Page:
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Legendary metal from Atlantis found at the bottom of the sea

Legendary metal from Atlantis found at the bottom of the sea

A recently discovered ancient shipwreck uncovered a reserve of orichalcum, a legendary metal lost since the times of Atlantis.

A recent discovery at the bottom of the Mediterranean Sea has uncovered a reserve of a rare metal known as orichalcum. The metal is mostly unremarkable with one significant exception – it was said to only have been mined on Atlantis.

By today’s standard, the metal is nothing special. It is made of 75 to 80-percent copper, 15 to 20-percent zinc, and traces of nickel, lead, and iron. In the ancient world, however, it was considered to be second only to gold and it was frequently used for ornaments. Its value came from its rarity, and given that it was said to only exist naturally in a kingdom that no longer exists, there were few rarer.

Although very little evidence exists that Atlantis actually existed, there are hints that lead many scholars and historians to conclude that it was a real place, and it was destroyed millennia ago, most likely in some cataclysmic disaster. One of the pieces that the kingdom did exist, however, is orichalcum.

Plato claimed in Critias orichalcum was mined only in Atlantis. He went on to state that the great temples, including the Temple of Poseidon, was said to be covered in the metal. Given that Plato also claimed Atlantis was an island, that would make the locals especially respectful of the god of the seas. Orichalcum is described in several ancient texts, but only small, ornamental fragments still exist.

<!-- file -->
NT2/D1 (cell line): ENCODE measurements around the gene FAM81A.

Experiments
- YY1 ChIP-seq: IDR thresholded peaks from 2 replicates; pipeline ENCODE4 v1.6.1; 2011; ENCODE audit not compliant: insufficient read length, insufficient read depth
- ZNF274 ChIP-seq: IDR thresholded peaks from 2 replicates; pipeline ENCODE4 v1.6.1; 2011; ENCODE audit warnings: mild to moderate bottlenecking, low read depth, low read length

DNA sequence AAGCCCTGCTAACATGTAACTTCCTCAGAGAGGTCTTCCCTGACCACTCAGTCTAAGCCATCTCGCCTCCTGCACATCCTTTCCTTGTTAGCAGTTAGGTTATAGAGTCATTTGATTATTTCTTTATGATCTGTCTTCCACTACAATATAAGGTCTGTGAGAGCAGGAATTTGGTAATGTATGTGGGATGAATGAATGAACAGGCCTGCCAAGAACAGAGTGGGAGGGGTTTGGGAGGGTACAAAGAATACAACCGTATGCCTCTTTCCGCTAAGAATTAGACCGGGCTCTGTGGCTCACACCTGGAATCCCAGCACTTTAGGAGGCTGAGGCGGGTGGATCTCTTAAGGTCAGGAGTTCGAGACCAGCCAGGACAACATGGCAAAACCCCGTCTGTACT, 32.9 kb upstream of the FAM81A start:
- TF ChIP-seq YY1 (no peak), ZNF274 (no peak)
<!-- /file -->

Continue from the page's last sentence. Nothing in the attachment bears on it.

The shipwreck was discovered by a team of divers led by Sebastiano Tusa of Sicily’s Sea Office. Tusa and his team claim they have recovered 39 blocks of the metal, making it potentially the largest find of orichalcum in history.

The wreck is believed to be a sixth-century BCE vessel that was heading to Gela, a port in southern Sicily, when it was caught in a storm and sank around 300 meters from shore. It is believed to have originated in Greece or Asia Minor. Of course, many believe that Atlantis was an island somewhere off the coast of Greece. More still believe that Atlantis was destroyed, possibly by a volcano, which caused it to be covered by the sea. If it existed, the ship may have come from Atlantis, although that is pure supposition.

Tusa and his team are now working to excavate the entire 2,600-year-old shipwreck. Along with the metal, they hope it may tell us more about the era. If we are very lucky, it might even shed some light on Atlantis itself.



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